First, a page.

The dangers of handwritten wills

  • Insight

05 August 2019

The recent publicity surrounding the estate of the late, great Aretha Franklin begs the question: why do so many rock and pop legends not leave behind a legally binding legacy, as well as a great musical one? Some rock and roll legends die with no will at all – Jimi Hendrix, Bob Marley, Amy Winehouse and, more recently, Prince to name but a few.

Now the Aretha Franklin estate will be subject to litigation in the US as a result of three handwritten wills being found at her home in Detroit, where previously it was thought she had died without one. So, what are the dangers of handwritten wills?

Is your handwritten will actually valid?

Homemade wills are more open to challenge on the suspicion that they are forgeries or written under duress. One of Aretha Franklin’s wills was handwritten inside a spiral notebook and it is unclear whether this revoked any of her older wills, two of which were found in her home.

In Scotland, for a will to be valid, it must follow statutory requirements and, where your solicitor draws up your will, they will ensure that these are complied with and that the will is correctly signed and witnessed.

Are my intentions clear?

Two of Aretha’s four sons are now in dispute over her wishes and have instructed attorneys to initiate court proceedings. Having a clear and well-structured will removes ambiguity and reduces the chances of bitter, and costly, disagreements.

Who will wind up your estate?

Your will should set out who you want to be your executors. In Aretha’s handwritten will, this wasn’t clear and this is also now being challenged in the US courts. You should appoint people who will make sound decisions and who can work well together. Having at least two executors is sensible in the event that one is unable to act.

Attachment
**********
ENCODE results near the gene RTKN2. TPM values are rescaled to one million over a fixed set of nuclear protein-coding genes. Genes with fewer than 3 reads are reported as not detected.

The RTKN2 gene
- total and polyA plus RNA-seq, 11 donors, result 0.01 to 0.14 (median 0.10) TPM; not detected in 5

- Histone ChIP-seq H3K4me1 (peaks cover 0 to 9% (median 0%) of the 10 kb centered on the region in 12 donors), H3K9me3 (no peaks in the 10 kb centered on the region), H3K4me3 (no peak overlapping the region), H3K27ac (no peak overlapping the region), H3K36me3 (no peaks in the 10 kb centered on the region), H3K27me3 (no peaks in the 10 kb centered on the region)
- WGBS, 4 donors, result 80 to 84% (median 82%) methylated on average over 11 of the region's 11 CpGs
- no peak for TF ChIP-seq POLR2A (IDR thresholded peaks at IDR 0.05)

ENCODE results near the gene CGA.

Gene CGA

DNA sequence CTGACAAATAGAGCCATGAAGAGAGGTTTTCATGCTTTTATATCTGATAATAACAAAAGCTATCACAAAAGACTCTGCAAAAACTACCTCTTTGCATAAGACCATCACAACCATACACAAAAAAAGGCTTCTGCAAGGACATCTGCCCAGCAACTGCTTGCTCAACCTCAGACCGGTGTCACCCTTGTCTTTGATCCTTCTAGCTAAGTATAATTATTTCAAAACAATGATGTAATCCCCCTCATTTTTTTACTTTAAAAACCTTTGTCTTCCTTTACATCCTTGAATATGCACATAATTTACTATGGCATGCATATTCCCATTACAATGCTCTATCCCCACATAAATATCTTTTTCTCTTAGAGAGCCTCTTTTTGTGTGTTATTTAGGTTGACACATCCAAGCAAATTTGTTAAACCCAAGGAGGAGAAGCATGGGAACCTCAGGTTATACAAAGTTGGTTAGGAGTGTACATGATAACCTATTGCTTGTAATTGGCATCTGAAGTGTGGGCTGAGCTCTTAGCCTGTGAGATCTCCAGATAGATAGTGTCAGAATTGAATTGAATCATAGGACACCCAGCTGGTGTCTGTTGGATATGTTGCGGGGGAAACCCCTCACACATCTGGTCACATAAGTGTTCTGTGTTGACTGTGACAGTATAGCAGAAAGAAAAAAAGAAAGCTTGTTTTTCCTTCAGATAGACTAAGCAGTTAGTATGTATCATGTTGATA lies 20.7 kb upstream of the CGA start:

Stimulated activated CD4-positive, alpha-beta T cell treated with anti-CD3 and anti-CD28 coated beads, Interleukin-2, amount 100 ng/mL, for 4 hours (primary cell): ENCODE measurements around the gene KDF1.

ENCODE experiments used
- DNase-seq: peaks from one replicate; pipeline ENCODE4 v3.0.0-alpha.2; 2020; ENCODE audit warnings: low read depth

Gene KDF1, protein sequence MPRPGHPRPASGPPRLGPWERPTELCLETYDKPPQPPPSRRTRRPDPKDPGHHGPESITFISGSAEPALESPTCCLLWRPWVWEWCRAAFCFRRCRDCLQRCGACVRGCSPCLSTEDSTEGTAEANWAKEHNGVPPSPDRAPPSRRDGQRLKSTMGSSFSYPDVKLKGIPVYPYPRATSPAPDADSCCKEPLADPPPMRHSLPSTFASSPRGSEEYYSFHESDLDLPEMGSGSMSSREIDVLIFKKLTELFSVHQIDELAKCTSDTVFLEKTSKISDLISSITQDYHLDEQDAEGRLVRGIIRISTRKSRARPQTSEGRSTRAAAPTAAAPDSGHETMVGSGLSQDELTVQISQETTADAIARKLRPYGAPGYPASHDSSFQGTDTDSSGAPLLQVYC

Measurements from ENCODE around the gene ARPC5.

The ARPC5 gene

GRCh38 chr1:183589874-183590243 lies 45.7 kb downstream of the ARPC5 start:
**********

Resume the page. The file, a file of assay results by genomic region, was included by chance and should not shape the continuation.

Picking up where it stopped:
Is my will in a safe place?

It was originally thought that Aretha had died intestate (without leaving a will) until one was later found hidden under her sitting room cushions – not a place we would recommend. Your solicitor should keep the original signed will in a fireproof safe to prevent loss or damage.

What if my handwritten will is invalid?

Who will inherit Aretha’s 18 Grammys? The default position in Scotland is that the estates of those who die without a valid will are distributed according to the rules of intestacy which set out who will inherit the residue of your estate, in what order, and to what extent. Specific items that you had wanted to leave may not end up with the person you wanted.

Can’t my family just go to court anyway to fix my will?

In Scotland, defective provisions within a will can be rectified by applying to the Sheriff Court. But the will has to be valid in the first place, and drawn up by a third party, so DIY wills cannot be changed this way.

Will my handwritten will look after young people or those with special needs?

We don’t know if Aretha’s will (or wills!) set out any special provisions to, for example, protect the inheritances of young beneficiaries, or provide for those with special needs, or take account of children from a previous marriage. Including trust provisions in your will can be a useful way of looking after these individuals and dealing with other potentially difficult family situations.

Will my handwritten will result in extra inheritance tax?

Succession and sensible tax planning should go hand in hand. Aretha Franklin reportedly left an estate of approximately $80 million. One or more handwritten wills, giving rise to various claims on her estate, may result in more US estate taxes being paid than strictly necessary. When drawing up your will you should think about making best use of exemptions and reliefs from inheritance tax, what is the extent of any tax that is likely to be payable and who will end up paying it.

Writing a will and keeping it up to date should provide peace of mind for you and certainty for family members at what will already be a difficult time. This should ensure there is indeed R.E.S.P.E.C.T for your wishes.

For any queries regarding wills, please contact Colin Henderson or someone from our Private Client team.

This article can also been seen on The Scotsman website here.  

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